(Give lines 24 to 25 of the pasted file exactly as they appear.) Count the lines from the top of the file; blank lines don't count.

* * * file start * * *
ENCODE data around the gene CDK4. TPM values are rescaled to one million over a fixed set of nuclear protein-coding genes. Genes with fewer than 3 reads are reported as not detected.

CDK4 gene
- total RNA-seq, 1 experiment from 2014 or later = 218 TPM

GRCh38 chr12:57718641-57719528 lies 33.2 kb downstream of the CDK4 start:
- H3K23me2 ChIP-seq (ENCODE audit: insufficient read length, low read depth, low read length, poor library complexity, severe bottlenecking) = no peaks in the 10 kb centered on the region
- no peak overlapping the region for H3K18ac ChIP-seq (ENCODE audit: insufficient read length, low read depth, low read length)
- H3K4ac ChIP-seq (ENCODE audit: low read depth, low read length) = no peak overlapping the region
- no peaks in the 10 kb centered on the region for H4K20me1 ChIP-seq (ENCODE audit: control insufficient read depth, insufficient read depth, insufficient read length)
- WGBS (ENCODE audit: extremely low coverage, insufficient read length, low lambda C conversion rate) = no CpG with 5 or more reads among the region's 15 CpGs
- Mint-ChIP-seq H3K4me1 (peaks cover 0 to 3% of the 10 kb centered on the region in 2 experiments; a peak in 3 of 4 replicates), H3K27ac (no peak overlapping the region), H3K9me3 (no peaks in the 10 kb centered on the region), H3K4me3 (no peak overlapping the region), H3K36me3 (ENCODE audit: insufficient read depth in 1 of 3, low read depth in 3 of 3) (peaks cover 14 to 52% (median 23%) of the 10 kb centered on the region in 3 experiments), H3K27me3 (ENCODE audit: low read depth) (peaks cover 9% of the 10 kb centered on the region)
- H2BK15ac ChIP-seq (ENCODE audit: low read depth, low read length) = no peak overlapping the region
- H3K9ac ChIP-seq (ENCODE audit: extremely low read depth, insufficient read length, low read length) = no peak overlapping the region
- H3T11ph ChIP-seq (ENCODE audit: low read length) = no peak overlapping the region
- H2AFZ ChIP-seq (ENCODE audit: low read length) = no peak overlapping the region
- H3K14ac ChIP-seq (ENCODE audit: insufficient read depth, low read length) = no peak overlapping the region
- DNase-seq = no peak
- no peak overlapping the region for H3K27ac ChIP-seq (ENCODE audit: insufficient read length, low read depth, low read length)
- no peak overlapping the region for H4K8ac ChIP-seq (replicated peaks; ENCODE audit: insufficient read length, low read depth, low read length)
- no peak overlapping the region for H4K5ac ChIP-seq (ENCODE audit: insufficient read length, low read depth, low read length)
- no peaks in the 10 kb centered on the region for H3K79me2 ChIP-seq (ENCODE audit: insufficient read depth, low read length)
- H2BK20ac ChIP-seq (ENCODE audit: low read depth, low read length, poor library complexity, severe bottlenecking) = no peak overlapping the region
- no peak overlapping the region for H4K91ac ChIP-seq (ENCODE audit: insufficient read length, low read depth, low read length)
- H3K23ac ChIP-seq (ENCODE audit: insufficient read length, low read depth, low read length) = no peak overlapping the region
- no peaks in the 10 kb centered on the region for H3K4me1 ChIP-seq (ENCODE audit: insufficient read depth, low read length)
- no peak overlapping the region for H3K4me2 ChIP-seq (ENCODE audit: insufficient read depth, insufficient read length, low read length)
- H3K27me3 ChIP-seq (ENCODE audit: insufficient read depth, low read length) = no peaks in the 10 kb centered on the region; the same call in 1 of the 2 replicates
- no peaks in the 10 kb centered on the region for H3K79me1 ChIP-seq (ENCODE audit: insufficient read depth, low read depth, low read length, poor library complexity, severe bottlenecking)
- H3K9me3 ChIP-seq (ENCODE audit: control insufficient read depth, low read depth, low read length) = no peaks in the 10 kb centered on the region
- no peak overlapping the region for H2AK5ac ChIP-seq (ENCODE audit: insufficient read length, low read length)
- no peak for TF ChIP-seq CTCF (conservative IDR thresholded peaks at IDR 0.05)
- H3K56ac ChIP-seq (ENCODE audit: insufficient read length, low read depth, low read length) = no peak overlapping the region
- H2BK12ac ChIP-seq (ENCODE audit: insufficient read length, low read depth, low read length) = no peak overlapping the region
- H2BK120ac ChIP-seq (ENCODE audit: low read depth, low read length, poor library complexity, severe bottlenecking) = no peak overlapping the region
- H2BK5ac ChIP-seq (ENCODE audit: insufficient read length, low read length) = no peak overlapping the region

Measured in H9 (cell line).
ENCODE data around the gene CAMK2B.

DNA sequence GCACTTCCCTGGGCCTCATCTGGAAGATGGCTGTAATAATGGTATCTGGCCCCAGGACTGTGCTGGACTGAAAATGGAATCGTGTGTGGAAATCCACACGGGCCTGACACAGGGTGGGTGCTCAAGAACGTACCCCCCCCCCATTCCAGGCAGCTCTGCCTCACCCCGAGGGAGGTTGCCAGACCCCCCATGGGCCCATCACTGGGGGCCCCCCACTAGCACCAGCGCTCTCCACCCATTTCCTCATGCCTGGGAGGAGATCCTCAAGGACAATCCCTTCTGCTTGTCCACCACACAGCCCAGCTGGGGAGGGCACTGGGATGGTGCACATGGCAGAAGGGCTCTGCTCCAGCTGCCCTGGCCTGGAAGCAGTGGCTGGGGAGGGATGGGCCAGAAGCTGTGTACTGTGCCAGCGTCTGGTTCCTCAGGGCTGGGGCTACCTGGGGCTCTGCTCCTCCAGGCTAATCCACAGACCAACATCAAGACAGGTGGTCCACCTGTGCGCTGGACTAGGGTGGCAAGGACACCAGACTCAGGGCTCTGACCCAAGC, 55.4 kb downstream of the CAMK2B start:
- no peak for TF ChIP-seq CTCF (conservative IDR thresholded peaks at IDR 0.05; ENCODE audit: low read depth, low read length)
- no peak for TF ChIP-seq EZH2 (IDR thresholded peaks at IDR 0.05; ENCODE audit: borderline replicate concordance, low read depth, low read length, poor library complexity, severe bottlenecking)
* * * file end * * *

- no peaks in the 10 kb centered on the region for H3K4me1 ChIP-seq (ENCODE audit: insufficient read depth, low read length)
- no peak overlapping the region for H3K4me2 ChIP-seq (ENCODE audit: insufficient read depth, insufficient read length, low read length)